trpmb6 wrote:Jetero, you are assuming that the withholding formula year over year had a proportional change such that refunds would be nearly identical year over year despite the voluminous overhaul of the tax code. That's almost impossible. The IRS is good but not *that* good. They adjusted the withholding formula/tables (in my estimation) to some best fit curves based on numerous studies of the typical household in each bracket with various exemption declarations. Probably ran samples of thousands of examples to develop the formula based on their interpretation of the changed law and prior experience.
Short of having someone from the IRS come here and tell us exactly how they developed it, what factors they used and why, we won't really know. But as far as I'm concerned it is entirely possible that the changes in the withholding formulas could account for people receiving a smaller refund year over year, yet still paying less taxes year over year on the same income.
OK, TRP, it's confirmed. You really just don't know what you're talking about.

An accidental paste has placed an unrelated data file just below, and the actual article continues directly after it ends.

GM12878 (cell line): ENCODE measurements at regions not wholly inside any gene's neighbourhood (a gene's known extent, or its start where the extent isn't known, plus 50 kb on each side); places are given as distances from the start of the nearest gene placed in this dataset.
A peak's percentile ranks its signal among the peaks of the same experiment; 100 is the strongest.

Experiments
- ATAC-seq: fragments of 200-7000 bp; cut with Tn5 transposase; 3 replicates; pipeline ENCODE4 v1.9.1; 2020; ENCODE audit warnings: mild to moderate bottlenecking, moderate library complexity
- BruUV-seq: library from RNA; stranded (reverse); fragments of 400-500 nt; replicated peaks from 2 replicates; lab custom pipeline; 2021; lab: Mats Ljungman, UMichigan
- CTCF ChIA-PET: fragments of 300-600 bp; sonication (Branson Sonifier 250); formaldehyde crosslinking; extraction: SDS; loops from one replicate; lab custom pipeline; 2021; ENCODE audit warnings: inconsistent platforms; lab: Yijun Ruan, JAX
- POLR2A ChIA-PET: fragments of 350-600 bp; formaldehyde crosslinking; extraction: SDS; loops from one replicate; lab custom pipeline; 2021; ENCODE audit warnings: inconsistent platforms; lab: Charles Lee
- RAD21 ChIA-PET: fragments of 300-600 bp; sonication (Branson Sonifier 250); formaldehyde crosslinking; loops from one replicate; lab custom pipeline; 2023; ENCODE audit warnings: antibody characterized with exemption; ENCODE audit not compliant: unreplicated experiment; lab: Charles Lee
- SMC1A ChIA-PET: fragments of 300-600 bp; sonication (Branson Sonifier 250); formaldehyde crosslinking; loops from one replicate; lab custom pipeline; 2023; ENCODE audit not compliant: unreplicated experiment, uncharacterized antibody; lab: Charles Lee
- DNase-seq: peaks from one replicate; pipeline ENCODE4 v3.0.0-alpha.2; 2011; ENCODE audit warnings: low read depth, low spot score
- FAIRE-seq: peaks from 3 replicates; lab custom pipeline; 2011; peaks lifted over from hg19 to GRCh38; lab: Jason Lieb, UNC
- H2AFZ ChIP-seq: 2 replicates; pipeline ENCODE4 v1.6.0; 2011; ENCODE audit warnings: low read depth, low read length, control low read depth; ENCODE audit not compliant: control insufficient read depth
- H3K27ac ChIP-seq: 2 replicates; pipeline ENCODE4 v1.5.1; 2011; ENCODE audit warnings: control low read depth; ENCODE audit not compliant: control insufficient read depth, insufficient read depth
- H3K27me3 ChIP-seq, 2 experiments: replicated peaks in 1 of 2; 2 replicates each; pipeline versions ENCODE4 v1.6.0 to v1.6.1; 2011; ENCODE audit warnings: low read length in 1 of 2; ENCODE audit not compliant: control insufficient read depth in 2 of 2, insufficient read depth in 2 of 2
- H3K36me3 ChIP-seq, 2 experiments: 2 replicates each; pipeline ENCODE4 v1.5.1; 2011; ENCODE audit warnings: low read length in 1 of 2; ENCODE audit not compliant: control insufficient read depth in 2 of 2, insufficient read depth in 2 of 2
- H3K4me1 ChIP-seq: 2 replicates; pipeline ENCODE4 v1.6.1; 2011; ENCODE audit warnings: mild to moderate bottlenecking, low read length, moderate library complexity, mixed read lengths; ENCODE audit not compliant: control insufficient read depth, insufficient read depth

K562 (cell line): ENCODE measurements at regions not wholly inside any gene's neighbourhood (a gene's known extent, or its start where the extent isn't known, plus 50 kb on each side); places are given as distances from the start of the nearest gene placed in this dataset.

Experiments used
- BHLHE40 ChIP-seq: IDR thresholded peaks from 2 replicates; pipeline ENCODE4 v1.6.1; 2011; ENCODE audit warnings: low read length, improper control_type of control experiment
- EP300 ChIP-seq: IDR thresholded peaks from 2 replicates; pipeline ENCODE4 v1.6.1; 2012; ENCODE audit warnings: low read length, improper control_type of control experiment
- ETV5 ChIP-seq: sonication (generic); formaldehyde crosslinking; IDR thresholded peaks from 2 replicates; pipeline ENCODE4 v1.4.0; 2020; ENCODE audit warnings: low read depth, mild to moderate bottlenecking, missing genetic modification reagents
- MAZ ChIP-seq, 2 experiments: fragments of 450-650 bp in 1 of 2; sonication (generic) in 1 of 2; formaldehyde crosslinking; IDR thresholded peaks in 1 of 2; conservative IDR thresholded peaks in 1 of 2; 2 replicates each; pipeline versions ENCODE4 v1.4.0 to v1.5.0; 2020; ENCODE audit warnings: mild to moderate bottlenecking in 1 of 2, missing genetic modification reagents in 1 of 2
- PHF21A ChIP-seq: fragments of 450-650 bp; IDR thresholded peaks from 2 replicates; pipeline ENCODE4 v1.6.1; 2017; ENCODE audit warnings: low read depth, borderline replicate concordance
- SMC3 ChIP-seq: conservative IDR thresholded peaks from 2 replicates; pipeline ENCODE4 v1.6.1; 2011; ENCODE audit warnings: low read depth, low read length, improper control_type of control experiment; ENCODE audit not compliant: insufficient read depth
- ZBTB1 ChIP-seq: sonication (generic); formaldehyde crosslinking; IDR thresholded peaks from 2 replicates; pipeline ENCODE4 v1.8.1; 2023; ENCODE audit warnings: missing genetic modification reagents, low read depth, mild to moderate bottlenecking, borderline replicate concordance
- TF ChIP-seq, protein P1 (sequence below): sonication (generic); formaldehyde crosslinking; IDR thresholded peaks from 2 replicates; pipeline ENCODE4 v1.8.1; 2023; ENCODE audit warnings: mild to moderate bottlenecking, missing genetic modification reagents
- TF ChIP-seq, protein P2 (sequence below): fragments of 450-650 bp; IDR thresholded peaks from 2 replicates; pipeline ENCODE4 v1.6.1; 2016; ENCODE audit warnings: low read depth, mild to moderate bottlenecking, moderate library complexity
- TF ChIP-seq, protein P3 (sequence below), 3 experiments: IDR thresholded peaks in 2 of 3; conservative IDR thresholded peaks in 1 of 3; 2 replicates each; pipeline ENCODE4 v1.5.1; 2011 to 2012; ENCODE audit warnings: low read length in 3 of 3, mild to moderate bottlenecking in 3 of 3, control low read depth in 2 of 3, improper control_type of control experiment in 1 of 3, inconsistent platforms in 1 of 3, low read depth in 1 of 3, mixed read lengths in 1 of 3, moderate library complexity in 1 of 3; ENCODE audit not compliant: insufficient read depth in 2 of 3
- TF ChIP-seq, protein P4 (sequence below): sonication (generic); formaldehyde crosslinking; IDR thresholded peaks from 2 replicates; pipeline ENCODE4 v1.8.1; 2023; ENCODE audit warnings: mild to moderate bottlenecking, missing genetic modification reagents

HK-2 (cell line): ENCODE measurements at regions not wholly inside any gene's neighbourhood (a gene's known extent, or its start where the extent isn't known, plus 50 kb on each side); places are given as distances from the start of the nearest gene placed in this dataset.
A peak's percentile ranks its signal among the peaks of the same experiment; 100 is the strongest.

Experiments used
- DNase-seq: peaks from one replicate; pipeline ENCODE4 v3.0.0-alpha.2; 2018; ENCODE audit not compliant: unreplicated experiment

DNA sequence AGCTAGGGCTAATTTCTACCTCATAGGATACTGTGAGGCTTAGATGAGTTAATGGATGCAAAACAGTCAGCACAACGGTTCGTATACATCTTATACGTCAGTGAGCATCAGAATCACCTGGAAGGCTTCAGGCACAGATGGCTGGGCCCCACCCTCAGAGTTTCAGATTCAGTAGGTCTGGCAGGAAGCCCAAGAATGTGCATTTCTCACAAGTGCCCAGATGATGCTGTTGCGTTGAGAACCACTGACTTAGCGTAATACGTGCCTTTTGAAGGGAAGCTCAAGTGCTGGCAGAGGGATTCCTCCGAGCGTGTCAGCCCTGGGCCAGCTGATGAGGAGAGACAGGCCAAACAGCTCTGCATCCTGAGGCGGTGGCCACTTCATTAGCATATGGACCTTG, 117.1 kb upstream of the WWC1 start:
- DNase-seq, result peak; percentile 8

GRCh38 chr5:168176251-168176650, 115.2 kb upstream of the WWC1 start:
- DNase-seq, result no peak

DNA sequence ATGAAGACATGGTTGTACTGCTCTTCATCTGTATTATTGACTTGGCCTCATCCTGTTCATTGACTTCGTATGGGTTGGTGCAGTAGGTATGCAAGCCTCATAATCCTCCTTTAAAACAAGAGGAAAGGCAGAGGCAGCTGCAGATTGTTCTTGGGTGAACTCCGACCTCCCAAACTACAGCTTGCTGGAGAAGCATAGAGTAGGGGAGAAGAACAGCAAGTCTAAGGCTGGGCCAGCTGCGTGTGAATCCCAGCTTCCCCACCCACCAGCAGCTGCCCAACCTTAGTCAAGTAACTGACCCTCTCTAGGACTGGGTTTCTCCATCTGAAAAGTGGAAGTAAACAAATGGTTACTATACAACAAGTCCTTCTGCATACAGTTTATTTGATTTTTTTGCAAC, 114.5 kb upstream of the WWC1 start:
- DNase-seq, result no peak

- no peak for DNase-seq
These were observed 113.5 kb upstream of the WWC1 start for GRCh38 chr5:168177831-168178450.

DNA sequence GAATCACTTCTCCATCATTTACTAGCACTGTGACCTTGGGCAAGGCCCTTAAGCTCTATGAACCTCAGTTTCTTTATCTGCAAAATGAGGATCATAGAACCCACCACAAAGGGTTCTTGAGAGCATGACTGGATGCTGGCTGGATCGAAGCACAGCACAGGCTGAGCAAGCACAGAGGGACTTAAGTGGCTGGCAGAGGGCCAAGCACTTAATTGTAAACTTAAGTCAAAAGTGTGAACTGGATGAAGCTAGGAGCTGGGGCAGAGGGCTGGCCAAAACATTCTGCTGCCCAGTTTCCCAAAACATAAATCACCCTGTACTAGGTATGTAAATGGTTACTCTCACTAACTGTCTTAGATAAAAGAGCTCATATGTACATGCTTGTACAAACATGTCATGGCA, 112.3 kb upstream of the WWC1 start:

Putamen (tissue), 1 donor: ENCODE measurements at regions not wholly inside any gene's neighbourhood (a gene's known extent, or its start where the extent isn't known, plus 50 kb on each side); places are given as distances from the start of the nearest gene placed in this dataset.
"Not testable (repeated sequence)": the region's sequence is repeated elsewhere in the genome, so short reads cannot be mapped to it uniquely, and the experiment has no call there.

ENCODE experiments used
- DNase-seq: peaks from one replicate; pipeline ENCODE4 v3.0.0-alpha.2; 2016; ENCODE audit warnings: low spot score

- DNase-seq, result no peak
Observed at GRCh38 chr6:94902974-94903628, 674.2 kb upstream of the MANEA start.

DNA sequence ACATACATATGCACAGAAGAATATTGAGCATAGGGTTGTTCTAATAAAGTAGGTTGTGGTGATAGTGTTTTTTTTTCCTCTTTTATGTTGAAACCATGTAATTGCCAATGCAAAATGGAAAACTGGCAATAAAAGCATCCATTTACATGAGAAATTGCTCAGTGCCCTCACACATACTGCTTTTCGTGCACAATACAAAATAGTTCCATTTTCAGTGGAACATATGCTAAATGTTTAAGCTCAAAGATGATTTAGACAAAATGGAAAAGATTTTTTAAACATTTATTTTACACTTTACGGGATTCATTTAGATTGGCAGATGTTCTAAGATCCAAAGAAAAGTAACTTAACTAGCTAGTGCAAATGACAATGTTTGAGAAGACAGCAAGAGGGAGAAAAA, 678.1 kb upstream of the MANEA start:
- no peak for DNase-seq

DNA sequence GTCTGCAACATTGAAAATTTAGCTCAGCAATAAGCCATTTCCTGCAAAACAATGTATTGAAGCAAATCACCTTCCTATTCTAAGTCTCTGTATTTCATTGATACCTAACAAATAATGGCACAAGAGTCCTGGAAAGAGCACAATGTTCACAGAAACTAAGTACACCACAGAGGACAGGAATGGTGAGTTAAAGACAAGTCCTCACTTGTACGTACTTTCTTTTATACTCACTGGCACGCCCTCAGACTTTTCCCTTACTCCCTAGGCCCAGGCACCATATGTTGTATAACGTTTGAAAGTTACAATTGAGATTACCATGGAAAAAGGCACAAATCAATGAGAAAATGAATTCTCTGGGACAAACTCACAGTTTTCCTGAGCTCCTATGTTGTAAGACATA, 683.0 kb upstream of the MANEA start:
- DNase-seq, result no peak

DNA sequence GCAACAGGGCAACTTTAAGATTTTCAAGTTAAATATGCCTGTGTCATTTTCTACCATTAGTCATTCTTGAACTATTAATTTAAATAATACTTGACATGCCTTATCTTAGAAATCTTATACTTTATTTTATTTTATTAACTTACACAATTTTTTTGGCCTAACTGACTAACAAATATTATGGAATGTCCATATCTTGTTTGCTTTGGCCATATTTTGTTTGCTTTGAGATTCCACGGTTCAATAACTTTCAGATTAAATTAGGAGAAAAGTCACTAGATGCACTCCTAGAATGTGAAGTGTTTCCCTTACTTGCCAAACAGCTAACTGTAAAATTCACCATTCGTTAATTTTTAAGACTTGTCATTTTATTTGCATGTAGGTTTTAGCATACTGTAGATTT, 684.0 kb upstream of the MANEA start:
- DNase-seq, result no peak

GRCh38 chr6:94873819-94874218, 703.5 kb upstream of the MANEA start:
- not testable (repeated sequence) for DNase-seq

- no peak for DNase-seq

But if it's easier for you to think that the IRS used "best fit curves" to calculate very simple withholding formulas based on filing status, tax brackets, and the number of deductions and exemptions claimed (not quite sure why you need to talk to someone from the IRS on that . . . it's very simple to see if you review them . . . absolute same idea as behind the tax tables in the 1040 instruction booklet) rather than entertain the idea that for some taxpayers (1) the tax cut was meaningless; or (2) they ended up paying a higher tax liability, well then OK. (Don't forget we've known that this would be the case since December 2017 . . . see https://www.vice.com/en_us/article/8xyq ... ps-tax-cut.)
For the umpteenth time, other things equal, the only way not updating withholding tables would generate such situation is in the case that people (1) who itemized before and adjusted their W-4 for lower withholding; (2) now take the much higher standard deduction; and (3) didn't go through the process to update their W-4 again. They should have had higher take home pay and now a tax liability. Again, I'm not saying that didn't happen, in fact I'm saying it most certainly did happen, but in that case we're talking about people who were smart enough to do their W-4 to begin with and didn't update it. I have no idea what percentage of the population that'd be, but I assume it'd be in the single digits.